Summer’s barely started in Portland, but the weekend calendar for the rest of the season is already full. Which leaves little time for DIYing. Before our summer kick-off trip to see Sean-in-law next week, we decided to stick around the house, have a little BBQ action with some friends, bottle a batch of home brew (well, most of it) and veneer the cabinet boxes I’ve been working on.
Let’s take a step back… Because of the way I designed the mudroom, the cabinets need to be custom built to fit properly. I got a few quotes to have custom cabinets built, and they were upwards of $2,000. NO THANKS. So I decided to build them myself (oh, weird).
Step 1: I drew up plans, more technical than the pantry plan, but still nothing super fancy. Then I did a little plotting, to make sure I could get the most out of each piece of plywood.
Step 2, 3, 4: With the plans drawn, I cut the plywood to size. Then, using a router with a ¾” mortising bit, I routed channels at the top, bottom, and where the shelves will go. Glue the channels, slap everything together, clamp the panels together tightly and throw a few brads in each shelf for good measure.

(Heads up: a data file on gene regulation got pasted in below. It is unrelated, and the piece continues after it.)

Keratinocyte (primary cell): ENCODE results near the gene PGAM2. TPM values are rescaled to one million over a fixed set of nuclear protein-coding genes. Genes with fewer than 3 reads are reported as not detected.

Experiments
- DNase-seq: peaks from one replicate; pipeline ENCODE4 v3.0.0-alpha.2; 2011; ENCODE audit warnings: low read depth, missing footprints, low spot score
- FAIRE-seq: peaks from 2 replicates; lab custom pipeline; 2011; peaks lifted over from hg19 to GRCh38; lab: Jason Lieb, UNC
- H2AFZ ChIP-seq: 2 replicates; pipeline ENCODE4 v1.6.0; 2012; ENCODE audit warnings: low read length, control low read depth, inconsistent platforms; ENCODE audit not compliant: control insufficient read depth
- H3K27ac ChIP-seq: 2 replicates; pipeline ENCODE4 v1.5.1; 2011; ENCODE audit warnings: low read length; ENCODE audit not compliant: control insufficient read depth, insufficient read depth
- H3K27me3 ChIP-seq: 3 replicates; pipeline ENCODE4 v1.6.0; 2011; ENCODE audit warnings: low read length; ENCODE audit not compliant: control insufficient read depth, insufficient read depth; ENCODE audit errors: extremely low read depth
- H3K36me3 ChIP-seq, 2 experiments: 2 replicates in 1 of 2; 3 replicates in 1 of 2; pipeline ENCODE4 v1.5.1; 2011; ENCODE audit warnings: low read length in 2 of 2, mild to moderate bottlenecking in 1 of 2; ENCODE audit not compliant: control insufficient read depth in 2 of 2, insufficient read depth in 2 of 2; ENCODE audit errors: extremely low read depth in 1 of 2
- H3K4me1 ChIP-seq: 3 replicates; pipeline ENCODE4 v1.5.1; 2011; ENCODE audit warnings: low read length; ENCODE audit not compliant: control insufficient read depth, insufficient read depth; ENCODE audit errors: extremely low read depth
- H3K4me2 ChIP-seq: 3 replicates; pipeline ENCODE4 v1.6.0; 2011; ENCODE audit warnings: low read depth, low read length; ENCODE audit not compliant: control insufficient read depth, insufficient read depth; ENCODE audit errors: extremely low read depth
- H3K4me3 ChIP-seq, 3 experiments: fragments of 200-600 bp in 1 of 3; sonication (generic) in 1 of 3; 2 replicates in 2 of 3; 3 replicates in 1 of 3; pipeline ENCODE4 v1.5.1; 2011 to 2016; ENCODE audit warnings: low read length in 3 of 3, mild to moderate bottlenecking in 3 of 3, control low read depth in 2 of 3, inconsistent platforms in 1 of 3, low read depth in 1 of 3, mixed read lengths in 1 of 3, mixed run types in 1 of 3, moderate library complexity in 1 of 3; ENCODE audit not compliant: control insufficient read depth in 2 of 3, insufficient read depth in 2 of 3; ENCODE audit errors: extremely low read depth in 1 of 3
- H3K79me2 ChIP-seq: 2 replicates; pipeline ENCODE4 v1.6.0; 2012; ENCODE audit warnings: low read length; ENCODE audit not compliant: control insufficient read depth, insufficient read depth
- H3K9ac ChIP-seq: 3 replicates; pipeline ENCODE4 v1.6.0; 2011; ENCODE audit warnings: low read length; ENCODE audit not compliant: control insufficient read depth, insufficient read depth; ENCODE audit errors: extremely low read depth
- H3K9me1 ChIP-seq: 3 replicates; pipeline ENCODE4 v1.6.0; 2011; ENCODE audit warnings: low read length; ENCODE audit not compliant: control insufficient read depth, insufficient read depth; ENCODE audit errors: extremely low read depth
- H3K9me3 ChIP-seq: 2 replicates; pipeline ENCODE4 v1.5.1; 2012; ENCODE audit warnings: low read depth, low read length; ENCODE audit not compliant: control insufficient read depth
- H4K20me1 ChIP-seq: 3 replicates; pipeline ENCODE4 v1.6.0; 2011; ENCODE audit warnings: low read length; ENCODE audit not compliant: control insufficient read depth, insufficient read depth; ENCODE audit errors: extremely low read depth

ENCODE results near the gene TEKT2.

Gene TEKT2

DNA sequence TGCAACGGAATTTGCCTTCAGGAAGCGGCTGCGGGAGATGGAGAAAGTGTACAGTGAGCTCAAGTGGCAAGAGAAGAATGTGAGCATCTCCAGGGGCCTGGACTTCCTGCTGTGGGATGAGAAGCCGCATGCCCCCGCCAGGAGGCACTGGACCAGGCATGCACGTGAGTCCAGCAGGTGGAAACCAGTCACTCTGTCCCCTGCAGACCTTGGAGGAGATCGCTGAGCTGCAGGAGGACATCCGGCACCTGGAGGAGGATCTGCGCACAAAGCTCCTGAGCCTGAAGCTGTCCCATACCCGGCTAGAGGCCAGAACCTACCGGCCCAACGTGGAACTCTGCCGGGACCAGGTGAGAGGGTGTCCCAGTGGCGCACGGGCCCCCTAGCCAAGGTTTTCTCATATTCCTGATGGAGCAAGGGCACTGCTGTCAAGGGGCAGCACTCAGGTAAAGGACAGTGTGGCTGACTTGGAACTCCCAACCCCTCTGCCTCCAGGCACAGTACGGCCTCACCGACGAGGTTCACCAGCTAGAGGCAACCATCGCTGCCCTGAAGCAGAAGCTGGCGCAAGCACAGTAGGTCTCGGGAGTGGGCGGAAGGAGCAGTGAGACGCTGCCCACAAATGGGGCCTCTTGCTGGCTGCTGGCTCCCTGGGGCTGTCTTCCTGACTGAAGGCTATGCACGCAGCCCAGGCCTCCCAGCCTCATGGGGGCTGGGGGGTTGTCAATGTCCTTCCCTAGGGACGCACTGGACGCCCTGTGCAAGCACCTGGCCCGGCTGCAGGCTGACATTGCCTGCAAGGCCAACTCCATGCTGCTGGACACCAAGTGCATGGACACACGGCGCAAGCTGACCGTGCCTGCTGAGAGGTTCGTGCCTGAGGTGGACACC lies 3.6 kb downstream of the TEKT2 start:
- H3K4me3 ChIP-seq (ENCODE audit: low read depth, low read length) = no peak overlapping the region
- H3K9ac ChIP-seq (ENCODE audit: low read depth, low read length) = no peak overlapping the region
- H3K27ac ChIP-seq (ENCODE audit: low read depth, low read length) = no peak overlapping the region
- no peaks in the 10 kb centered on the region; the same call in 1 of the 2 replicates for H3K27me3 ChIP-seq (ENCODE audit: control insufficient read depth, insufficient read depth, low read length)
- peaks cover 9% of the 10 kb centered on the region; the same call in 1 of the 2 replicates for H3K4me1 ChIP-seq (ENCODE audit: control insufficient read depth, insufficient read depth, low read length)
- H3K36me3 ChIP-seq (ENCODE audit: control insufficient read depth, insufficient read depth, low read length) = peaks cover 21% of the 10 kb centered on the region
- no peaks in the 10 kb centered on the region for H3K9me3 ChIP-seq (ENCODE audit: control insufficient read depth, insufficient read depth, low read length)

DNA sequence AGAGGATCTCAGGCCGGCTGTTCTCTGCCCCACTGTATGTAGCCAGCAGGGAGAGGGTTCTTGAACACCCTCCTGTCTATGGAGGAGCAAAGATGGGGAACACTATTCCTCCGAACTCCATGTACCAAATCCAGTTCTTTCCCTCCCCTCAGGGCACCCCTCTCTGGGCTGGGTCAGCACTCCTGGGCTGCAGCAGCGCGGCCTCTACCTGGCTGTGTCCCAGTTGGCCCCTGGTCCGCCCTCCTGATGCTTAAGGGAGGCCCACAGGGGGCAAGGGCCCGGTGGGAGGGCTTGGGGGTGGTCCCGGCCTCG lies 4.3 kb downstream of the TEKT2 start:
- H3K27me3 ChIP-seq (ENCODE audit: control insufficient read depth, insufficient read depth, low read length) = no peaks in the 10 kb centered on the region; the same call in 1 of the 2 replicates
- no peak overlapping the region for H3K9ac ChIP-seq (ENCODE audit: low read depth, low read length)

Step 5: VENEER!!!
I’ve never veneered anything in my life. And when I read horror stories about bubbly, ripply, cracky DIY veneering nightmares, I was a little nervous. So I read all of the tips and tricks and how-tos out there before giving it a go.
I was able to find a sheet of CVG Fir online and had it delivered to the house for about $80. After it had “acclimated” to our climate, sandwiched between two sheets of plywood for a week, I cut pieces to loosely fit the cabinet panels, allowing for about ½” overlap on each side. Then, I applied a thick coat of DAP contact cement to the paper backing and the plywood cabinet box.
Laid down spacers on the plywood.
Lined up the veneer.
And working from the center, pulled out each spacer. Then, with my homemade veneer scraper, applied plenty of weight to the veneer to assure good adhesion and to remove the bubbles.
Then I trimmed the edges with a very sharp utility knife, and voila:
Once I build the face frames and cabinet doors, these puppies will look like they’re made of solid fir…. Well, at least from the outside.